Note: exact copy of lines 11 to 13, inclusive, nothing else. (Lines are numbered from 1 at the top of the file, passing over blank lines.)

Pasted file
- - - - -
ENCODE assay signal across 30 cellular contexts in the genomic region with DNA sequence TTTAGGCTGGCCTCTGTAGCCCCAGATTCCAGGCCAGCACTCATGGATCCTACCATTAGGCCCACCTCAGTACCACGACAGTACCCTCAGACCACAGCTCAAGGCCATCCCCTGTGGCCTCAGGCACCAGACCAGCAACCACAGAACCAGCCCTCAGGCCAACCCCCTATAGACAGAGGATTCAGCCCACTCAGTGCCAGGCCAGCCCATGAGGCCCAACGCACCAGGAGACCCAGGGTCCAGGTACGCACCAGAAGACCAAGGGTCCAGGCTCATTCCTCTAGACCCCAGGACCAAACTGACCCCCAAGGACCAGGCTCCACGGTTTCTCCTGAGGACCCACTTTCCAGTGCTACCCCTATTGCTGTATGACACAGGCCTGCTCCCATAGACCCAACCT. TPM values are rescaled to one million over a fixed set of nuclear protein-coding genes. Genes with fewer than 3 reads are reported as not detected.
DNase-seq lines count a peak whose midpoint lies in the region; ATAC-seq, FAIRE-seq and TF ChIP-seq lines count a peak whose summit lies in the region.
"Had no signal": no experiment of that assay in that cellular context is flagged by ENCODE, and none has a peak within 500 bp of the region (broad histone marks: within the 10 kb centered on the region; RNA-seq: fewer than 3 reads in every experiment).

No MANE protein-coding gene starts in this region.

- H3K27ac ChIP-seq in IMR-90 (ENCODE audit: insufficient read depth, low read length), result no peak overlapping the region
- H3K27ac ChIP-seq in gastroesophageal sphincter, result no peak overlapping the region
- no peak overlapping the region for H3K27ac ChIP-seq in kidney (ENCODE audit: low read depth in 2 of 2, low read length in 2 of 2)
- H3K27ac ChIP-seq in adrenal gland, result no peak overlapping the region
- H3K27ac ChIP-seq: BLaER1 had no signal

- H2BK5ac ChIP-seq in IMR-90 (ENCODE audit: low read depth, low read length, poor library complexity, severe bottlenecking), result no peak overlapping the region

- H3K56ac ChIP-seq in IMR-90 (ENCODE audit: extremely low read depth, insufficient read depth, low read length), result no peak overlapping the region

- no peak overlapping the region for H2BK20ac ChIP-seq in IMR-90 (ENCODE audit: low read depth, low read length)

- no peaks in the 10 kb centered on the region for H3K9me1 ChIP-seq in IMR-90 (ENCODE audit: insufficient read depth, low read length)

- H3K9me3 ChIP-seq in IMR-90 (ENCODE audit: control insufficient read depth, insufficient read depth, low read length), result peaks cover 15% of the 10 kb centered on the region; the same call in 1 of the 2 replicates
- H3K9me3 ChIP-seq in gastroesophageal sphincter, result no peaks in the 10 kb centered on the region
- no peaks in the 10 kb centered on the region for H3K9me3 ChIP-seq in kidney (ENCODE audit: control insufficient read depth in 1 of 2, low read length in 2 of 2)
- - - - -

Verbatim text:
- H3K56ac ChIP-seq in IMR-90 (ENCODE audit: extremely low read depth, insufficient read depth, low read length), result no peak overlapping the region

- no peak overlapping the region for H2BK20ac ChIP-seq in IMR-90 (ENCODE audit: low read depth, low read length)

- no peaks in the 10 kb centered on the region for H3K9me1 ChIP-seq in IMR-90 (ENCODE audit: insufficient read depth, low read length)